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Blue Water


A healthy lake starts with a healthy shoreline. Did you know that the state of your shoreline can directly affect the quality of the water that you swim and play in on your own waterfront as well as elsewhere on the lake?


Natural shorelines:


  • Help filter pollutants (which helps us have clean, good quality water)

  • Protect against erosion from waves and boat wakes

  • Provide an important habitat for land-based and aquatic wildlife

  • Help keep geese off your property


A Healthy Shoreline is less work so you’ll have more deck and dock time!


Maintaining good water quality is a community initiative and requires support from all cottagers and their guests.  Below is a list of Dos & Don’ts that will assist cottagers in their efforts to preserve their lake water.



  • Maintain a natural shoreline. Here's a great native plant guideline  c/o Bancroft Stewardship Council. Naturally vegetated land with native grasses, shrubs and tree roots anchor the soil and prevent the shoreline from being washed away. These plants act like sponges, removing impurities found in rainwater runoff such as soil, pet wastes, salt, pesticides, fertilizers, oil and grease, fuels, leaves, litter and septic output.

  • Create pathways and walkways using a “softscape” such as wood, absorbent pea gravel or woodchips and a meandering or terraced path to delay the inevitable runoff.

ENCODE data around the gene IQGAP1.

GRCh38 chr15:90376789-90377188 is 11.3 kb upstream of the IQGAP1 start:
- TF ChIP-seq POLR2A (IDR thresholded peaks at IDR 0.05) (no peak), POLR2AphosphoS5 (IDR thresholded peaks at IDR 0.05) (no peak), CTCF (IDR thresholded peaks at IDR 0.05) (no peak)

• Use any chemical based fertilizers, pesticides or herbicides on your property.

  • Use grass in place of natural plants.  Manicured lawns, with their shallow roots, encourage erosion and allow as much as 55% of the unfiltered runoff to reach our lake.

  • Disturb the lake bottom. The area from the water’s edge to where the sunlight no longer penetrates to the lake bottom acts as a home or food corridor to 90% of all the fish and aquatic wildlife species on the lake. By leaving logs, rocks and plant material in the water, good algae, spawning fish, ducks, loons, turtles and crayfish can live, hide and feed upon the billions of microorganisms that this “debris” provides.


Is My Shoreline Healthy?

Love your Lake: Self-Assessment


What Can I Do?

Love your Lake: 5 ways to a Healthy Shoreline


Love Your Lake 

The executive summary from the 2014 Love Your Lake program found that residents receive the greatest personal enjoyment of the lake from the natural environment. 

For additional information about keeping our lake healthy visit FOCA


Watersheds Lake Protection Workbook

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